Winter saunter

As the weeks pass I am more aware of how our blog hasn’t been updated and now we are in the middle of January I had to add a blog today. There has been several reasons for our hiatus, the weather and my health have played a big part in our walks and photography. I still have health issues which I am coping with but as we had a slightly better day yesterday weather wise we decided to go out for a saunter and came home delighted that nature was waiting for us in the most unexpected situations.

Our saunter was mainly to be outdoors, away from routine and enjoying chatting to each other. I have to admit I had to be encouraged to start shooting with my DSLR and I am limited to one lens as I cannot carry my usual rucksack due to a lot of pain and extremely cold hands are an ongoing issue for me especially this year. I always have my iPhone so I don’t miss a shot and it has proved valuable over recent weeks. As always dad comes along and keeps my spirits up when the going gets tough!

I was in good spotting form yesterday and couldn’t believe it when I found an area with a wealth f Turkey tail fungi growing profusely on moss covered, dead branches. There were several colours at different stages of growth. The extremely wet weather must have provided conditions suitable for this fungi to regenerate adding colour and texture to dead wood. A little further along my eyes opened wide as we found the most incredible patch of Jelly ears fungi. We had found this is smaller sizes in autumn but neither of us had seen it so big and yes the resemblance to jelly ears was obvious! I didn’t take my hands out of my mittens to touch it but dad did and found it to be soft and off course like jelly. The colour popped through dead wood and provided us with a focus point for our cameras. At this stage I couldn’t resist taking out my DSLR to shoot.

Further along we heard the birds and saw fleeting glimpses as they moved about the bare trees. I noted one very tiny bird and immediately saw the gold crest on his head although he was moving about so fast neither of us could keep him in focus for a photo. we have a few rapid movement photos or should I say out of focus shots and more to the point he wasn’t in any of them! He is smaller than the wren and is actually the smallest bird in Europe. We have had one or two visit our garden over the years but yesterday this was our first sighting and such a joy it was.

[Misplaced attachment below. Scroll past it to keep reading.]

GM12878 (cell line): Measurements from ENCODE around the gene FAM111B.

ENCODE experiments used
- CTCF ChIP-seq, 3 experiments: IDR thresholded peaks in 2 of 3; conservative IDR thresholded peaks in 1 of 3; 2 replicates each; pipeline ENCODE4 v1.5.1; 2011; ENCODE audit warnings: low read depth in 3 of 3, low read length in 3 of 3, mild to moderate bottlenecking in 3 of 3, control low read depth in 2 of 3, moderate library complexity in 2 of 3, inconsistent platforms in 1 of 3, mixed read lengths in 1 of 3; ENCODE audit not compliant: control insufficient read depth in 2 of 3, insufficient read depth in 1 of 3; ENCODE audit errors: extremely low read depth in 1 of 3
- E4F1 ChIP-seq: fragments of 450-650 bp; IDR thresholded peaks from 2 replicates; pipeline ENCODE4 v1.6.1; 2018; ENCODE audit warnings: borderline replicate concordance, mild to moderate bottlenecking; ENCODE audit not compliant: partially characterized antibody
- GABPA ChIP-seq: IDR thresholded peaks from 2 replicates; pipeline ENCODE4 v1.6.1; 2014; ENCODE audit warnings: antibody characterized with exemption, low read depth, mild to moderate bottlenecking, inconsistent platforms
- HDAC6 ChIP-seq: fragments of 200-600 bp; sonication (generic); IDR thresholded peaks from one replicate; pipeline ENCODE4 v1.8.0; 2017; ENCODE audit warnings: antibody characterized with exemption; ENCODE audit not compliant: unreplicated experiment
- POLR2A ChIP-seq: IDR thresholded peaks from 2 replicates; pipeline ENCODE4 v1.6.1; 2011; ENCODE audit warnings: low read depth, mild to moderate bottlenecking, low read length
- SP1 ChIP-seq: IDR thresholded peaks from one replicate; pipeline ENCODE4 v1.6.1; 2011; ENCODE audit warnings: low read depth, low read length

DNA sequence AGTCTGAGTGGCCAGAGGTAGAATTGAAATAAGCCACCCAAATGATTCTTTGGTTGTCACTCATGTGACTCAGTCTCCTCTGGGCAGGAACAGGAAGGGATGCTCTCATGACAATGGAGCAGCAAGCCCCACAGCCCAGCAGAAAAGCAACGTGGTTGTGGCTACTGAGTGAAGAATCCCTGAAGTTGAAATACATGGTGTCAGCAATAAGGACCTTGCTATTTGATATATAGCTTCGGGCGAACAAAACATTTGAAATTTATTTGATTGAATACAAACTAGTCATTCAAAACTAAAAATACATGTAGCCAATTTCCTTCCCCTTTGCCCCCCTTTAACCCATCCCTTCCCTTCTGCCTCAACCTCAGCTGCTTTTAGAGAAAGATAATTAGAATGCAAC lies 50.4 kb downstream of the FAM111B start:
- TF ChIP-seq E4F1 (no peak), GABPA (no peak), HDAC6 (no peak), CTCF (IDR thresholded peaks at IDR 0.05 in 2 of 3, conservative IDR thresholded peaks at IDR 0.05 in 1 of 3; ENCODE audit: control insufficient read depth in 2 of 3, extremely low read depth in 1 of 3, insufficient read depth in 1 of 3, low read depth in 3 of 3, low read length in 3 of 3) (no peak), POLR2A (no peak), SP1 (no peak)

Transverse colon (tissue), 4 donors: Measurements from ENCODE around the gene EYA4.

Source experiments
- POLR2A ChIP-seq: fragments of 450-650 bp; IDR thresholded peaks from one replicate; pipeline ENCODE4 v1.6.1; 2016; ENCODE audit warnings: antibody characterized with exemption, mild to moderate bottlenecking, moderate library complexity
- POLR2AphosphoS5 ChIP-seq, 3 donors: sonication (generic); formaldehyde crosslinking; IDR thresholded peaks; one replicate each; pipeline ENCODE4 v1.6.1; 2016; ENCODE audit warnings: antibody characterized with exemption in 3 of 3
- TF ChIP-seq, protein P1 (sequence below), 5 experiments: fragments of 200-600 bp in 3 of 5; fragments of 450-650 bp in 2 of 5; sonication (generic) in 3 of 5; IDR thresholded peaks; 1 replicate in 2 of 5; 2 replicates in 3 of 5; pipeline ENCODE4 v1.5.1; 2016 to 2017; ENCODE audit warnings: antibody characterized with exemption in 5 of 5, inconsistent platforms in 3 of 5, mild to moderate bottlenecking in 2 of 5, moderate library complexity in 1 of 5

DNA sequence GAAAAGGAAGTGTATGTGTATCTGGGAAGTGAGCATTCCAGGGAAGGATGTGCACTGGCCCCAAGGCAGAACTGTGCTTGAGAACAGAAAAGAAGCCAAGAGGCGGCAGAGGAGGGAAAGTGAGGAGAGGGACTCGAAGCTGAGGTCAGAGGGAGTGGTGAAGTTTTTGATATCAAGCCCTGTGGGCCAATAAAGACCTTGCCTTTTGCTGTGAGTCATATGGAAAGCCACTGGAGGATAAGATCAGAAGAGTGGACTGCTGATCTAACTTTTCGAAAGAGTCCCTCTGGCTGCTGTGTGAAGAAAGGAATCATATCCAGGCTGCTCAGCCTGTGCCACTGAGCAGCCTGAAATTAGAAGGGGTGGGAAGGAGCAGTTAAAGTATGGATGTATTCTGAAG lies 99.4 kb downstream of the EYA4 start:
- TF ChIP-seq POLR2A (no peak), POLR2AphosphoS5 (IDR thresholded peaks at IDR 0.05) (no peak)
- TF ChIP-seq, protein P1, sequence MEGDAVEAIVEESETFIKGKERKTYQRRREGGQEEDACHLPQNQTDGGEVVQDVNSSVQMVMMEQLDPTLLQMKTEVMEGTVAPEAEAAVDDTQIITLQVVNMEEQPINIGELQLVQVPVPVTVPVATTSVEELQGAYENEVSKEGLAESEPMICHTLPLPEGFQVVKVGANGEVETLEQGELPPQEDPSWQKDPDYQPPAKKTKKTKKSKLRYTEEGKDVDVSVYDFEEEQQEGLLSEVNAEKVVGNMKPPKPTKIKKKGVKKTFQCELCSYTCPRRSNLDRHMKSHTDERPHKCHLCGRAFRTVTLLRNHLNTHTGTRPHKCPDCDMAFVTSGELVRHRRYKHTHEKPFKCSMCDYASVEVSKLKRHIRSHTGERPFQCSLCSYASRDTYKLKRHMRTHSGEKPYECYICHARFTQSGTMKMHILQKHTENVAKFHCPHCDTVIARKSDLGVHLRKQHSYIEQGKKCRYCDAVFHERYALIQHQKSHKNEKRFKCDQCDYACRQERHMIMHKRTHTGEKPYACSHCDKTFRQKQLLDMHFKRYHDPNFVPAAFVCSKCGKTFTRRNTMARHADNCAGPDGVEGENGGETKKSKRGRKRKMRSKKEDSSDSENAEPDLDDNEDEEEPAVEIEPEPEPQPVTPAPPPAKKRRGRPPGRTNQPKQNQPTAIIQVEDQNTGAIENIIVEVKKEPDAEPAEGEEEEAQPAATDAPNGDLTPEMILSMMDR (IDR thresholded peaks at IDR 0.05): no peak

A little along the path I heard a high pitched sound and we saw a few rapidly moving birds. We thought it was the Goldcrest but after studying more and despite not actually recalling what a Treecreeper looked like the first name that came into my head was a Treecreeper. This is one bird who’s name describes precisely what he looks like. 

His song is higher pitched than the Goldcrest and sounds like “tee-tee-tee-titdooee’ the Goldcrest’s song sounds like this "tweedly tweedly tweedly twiddleedidee" We heard both but I think we will need to repeat the process over and over until we can recognise the song of both birds without seeing them as they are moving so fast it takes patience to wait until they come into view. Dad managed to capture the treecreeper with his camera providing evidence we can post on our blog today.

A short saunter it was but it regenerated our enthusiasm and I think those birds are keeping us in training for the days when the butterflies will return and once again we will chase them in the wild flower meadows hoping they will settle long enough for us to click our cameras.

At the end of our walk we relaxed over a cup of coffee in this beautiful house who always give us a welcome, even with slightly muddy boots….Malone House a tranquil end to our day.

Thank you for reading our blog once again, Beverley